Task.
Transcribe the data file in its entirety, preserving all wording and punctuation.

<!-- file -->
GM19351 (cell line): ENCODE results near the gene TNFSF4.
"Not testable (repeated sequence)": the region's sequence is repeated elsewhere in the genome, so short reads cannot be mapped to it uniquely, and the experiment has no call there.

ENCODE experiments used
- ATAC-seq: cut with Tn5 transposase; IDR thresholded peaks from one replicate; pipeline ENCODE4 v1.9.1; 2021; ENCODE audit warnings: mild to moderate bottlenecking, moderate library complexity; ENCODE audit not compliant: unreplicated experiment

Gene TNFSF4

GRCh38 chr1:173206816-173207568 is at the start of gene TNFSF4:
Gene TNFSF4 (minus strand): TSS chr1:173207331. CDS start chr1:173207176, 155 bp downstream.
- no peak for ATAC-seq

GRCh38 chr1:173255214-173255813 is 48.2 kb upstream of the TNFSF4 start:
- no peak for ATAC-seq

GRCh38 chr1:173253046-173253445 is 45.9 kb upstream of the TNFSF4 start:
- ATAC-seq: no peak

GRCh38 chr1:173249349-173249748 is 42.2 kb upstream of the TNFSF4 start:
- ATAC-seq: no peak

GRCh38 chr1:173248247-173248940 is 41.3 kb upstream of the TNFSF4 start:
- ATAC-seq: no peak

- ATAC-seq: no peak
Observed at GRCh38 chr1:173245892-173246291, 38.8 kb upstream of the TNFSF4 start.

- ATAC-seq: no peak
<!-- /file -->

GM19351 (cell line): ENCODE results near the gene TNFSF4.
"Not testable (repeated sequence)": the region's sequence is repeated elsewhere in the genome, so short reads cannot be mapped to it uniquely, and the experiment has no call there.

ENCODE experiments used
- ATAC-seq: cut with Tn5 transposase; IDR thresholded peaks from one replicate; pipeline ENCODE4 v1.9.1; 2021; ENCODE audit warnings: mild to moderate bottlenecking, moderate library complexity; ENCODE audit not compliant: unreplicated experiment

Gene TNFSF4

GRCh38 chr1:173206816-173207568 is at the start of gene TNFSF4:
Gene TNFSF4 (minus strand): TSS chr1:173207331. CDS start chr1:173207176, 155 bp downstream.
- no peak for ATAC-seq

GRCh38 chr1:173255214-173255813 is 48.2 kb upstream of the TNFSF4 start:
- no peak for ATAC-seq

GRCh38 chr1:173253046-173253445 is 45.9 kb upstream of the TNFSF4 start:
- ATAC-seq: no peak

GRCh38 chr1:173249349-173249748 is 42.2 kb upstream of the TNFSF4 start:
- ATAC-seq: no peak

GRCh38 chr1:173248247-173248940 is 41.3 kb upstream of the TNFSF4 start:
- ATAC-seq: no peak

- ATAC-seq: no peak
Observed at GRCh38 chr1:173245892-173246291, 38.8 kb upstream of the TNFSF4 start.

- ATAC-seq: no peak